Grade 2 & 3 - Chatsworth Avenue School

Report
Computational
Fluency
Grades 2 and 3
What is fluency?
The NCTM Principle and Standards of
School Mathematics (2000) defines
computational fluency as having efficient,
flexible and accurate
methods for computing.
The first step in achieving computational
fluency with larger numbers is an
understanding of numbers, their
relationships, and their composition.
Understanding versus Memorization
Children need to understand what it means
to add and subtract before facts can become
automatic
 They need to also understand how they are
connected
 Understanding is necessary but not sufficient
 When isolated additions and subtractions
are practiced, the emphasis is on recalling
the answers
 Teaching facts for automaticity relies on
thinking

Grade Level Expectations
By the end of second grade students are
expected to fluently:

add and subtract within 20 using mental
strategies (know from memory all sums of 2
one-digit numbers)

add and subtract within 100 using strategies
based on place value, properties of
operations, and/or relationship between
addition and subtraction
Grade Level Expectations
By the end of third grade students are
expected to fluently:

add and subtract within 1000 using strategies
based on place value, properties of
operations, and/or relationship between
addition and subtraction

multiply and divide within 100 (know single
digit products from memory)
Grade 2 Big Ideas

Addition and subtraction are used to
represent and solve many different kinds
of problems.

The properties of addition along with
place value provide the basis for our
understanding of each procedure.
Common Counting Strategies

Count all
1, 2,
3, 4, 5, 6, 7
 Count on from the first number
2,
3, 4, 5, 6, 7
 Count on from the larger number
6, 7
5
Common Addition Strategies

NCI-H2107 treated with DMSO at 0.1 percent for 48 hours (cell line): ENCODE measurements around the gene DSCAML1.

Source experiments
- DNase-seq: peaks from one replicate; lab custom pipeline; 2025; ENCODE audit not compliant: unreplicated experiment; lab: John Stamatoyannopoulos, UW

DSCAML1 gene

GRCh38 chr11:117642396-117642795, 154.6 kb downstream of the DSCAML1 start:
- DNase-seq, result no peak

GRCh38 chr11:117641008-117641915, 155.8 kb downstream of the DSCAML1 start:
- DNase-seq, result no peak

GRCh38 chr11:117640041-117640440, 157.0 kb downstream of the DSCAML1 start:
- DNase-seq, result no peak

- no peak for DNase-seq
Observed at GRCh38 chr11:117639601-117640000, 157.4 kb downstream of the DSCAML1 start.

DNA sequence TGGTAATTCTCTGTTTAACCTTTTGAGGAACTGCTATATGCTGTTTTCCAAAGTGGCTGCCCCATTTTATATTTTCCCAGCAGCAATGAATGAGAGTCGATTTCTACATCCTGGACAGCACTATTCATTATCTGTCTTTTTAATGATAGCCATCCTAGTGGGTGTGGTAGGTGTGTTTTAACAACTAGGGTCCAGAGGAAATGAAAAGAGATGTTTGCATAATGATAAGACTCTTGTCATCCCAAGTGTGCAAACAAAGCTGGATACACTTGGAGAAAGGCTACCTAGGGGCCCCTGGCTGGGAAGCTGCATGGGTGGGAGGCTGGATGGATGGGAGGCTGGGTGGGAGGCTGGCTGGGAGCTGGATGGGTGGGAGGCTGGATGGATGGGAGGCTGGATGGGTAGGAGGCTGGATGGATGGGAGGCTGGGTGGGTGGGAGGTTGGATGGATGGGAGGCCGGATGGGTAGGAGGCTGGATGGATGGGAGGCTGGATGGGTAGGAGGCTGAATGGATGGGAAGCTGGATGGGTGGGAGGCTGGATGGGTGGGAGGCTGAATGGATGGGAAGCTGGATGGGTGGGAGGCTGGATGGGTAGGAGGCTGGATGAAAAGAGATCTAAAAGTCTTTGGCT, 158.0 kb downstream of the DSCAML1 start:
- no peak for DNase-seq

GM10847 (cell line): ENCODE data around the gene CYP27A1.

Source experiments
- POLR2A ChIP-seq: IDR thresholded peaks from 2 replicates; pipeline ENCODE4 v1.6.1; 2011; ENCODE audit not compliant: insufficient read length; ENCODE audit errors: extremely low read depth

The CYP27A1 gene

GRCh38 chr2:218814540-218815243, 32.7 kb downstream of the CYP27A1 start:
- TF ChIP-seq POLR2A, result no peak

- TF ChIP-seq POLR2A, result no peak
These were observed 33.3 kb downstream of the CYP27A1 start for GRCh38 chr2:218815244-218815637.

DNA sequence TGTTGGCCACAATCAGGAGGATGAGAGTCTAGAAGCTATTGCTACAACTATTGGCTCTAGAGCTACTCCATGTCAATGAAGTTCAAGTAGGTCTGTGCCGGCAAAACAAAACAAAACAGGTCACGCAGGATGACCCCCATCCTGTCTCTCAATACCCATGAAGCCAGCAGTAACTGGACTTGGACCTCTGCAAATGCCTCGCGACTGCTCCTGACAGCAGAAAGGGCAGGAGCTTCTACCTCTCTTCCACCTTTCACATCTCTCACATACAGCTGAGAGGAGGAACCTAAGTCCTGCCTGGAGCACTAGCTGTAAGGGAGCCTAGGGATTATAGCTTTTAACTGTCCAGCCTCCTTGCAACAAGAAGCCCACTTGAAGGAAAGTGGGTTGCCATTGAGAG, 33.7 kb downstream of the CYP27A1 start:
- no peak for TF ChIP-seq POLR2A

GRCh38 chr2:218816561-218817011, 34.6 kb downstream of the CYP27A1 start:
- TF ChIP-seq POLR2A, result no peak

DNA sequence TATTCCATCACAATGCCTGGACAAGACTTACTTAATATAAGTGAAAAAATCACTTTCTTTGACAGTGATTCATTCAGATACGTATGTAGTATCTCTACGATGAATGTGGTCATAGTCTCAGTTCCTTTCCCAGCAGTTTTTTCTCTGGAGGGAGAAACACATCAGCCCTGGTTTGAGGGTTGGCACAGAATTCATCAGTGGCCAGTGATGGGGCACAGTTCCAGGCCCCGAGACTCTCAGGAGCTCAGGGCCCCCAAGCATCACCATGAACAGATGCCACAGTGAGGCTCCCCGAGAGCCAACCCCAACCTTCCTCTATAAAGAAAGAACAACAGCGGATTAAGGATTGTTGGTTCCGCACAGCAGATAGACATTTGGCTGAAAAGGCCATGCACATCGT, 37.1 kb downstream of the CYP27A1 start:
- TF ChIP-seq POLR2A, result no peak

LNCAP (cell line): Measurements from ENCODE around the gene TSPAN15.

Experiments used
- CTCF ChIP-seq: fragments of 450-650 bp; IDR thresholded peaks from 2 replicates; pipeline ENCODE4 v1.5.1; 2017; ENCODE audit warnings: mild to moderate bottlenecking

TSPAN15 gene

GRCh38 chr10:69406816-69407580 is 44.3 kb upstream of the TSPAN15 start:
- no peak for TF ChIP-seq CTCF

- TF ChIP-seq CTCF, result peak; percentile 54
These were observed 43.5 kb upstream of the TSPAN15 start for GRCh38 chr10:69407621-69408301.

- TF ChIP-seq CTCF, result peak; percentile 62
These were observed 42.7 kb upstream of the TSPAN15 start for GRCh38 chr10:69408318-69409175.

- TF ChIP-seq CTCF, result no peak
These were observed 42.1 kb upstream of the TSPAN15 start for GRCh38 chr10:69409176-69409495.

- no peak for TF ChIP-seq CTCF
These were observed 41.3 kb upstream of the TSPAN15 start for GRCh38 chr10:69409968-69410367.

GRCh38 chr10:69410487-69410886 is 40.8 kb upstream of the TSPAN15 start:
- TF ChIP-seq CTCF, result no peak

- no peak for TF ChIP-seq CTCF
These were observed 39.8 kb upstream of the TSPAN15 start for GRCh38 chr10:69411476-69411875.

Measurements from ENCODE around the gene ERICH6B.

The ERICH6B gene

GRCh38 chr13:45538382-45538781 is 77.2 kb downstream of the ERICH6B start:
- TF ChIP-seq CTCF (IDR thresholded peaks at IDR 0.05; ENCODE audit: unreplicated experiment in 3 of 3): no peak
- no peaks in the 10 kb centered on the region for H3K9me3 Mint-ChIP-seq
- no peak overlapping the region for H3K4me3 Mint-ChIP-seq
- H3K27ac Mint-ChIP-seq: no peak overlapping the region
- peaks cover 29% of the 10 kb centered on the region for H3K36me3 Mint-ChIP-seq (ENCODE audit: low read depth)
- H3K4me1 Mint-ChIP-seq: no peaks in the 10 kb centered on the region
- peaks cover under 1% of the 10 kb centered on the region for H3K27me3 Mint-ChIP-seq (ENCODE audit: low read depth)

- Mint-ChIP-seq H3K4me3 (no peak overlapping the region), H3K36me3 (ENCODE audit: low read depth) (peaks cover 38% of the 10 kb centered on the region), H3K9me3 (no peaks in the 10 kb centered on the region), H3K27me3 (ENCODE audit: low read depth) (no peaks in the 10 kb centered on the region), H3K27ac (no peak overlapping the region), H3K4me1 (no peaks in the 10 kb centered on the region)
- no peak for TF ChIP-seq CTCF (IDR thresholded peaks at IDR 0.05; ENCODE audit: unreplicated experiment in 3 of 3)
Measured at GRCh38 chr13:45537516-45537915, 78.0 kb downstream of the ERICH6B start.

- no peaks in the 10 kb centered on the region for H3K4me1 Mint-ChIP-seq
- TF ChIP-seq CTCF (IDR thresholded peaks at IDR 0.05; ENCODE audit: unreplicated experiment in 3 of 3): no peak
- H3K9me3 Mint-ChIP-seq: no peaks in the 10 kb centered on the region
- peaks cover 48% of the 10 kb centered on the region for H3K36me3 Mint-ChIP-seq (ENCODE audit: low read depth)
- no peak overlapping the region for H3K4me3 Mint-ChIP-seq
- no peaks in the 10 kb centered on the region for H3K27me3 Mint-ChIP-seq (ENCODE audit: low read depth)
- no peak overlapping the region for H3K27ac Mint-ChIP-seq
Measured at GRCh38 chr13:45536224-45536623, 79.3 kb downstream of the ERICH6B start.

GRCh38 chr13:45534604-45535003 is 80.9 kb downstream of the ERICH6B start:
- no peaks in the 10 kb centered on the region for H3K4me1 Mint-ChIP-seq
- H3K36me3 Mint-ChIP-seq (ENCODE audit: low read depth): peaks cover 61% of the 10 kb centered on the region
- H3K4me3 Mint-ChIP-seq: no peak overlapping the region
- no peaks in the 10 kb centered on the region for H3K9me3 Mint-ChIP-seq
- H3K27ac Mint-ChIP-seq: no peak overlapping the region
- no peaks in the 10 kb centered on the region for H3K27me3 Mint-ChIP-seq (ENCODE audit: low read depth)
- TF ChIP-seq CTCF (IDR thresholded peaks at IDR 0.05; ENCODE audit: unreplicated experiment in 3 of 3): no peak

Counting on 1, 2, 3, and 0
 Doubling:

3+3=6

Complements of 10/ Ten Buddies
0 + 10 = 10
2 + 8 = 10
1 + 9 = 10
3 + 7 = 10
Common Addition Strategies

Near doubles:
6 + 7 = (6 + 6) + 1 or (7 + 7) – 1

Using the commutative property:
5+3=3+5
Common Addition Strategies

Using the associative property:
5 + 6 + 4 = (5 + 6) + 4
= 5 + (6 + 4)
From Single to Double Digit
Addition (with multiples of 10)

Count all (10, 20,30,…)
Counting on by tens from 50 (60, 70, 80)
*Applying the knowledge of the basic facts.
5 tens + 3 tens = 8 tens
50
+ 30
= 80

From Single to Double Digit
Subtraction
53 – 20



We start with 53, take 2 tens away and count all
that is left. (10, 20, 30, 31, 32, 33)
We might begin counting back as we take the rods
away. (43, 33)
We can apply our basic facts:
5 tens – 2 tens = 3 tens
So 53 – 20 = 33
Adding Ones with Regrouping
58 + 6

Counting on: I am going to count from the bigger
number.
64
60

62
58 59 61 63
Make Ten: I can make a ten from the 8 in 58 and the 2
from 6.
Adding Ones with Regrouping

Make Ten using Number Bonds:
58 + 6 = 60 + 4
50 8 2 4

Make Ten using the Number Line:
You try it: How would you solve?
197 + 18
Grade 3 Big Ideas

Multiplication is a fundamental operation
that is used to solve everyday problems.

Multiplication has been described as
rectangular array, repeated addition, and
area.

There are patterns and relationships in
multiplication facts and multiplication and
division are related.
Common Multiplication Strategies
I can use a multiplication fact I know, to figure out one I don’t…
Using the commutative property:
2x4=4x2
4 groups of 2
2 groups of 4

Common Multiplication Strategies

Doubling: 2 x (3 x 6) = 6 x 6
3 groups of 6 doubled
Common Multiplication Strategies

Halving and doubling: 4 x 3 = 2 x 6
4 groups of 3
2 groups of 6
Common Multiplication Strategies
Using the distributive property: 6 x 4 =
(5 x 4) + (1 x 4) = 20 + 4 = 24

Common Multiplication Strategies
Using the distributive property: 6 x 4 =
(5 x 4) + (1 x 4) = 20 + 4 = 24
Number bond

You try it: Use the distributive
property to figure out:
7x3

with an array

with a number bond
Common Multiplication Strategies
Using the distributive property with tens:
9 x 4 = (10 x 4) – 4

Part/Whole relationships
A guitar has 6 strings. How many strings are
there on 3 guitars? Write a multiplication
sentence to solve.
Great Websites for Math Practice
sheppardsoftware.com/math.htm
 topmarks.co.uk/maths-games/
 Arcademicskillbuilders.com/games
 FactMonster.com/math/flashcards.html
 Multiplication.com
 IXL.com
 k-5mathteachingresources.com/


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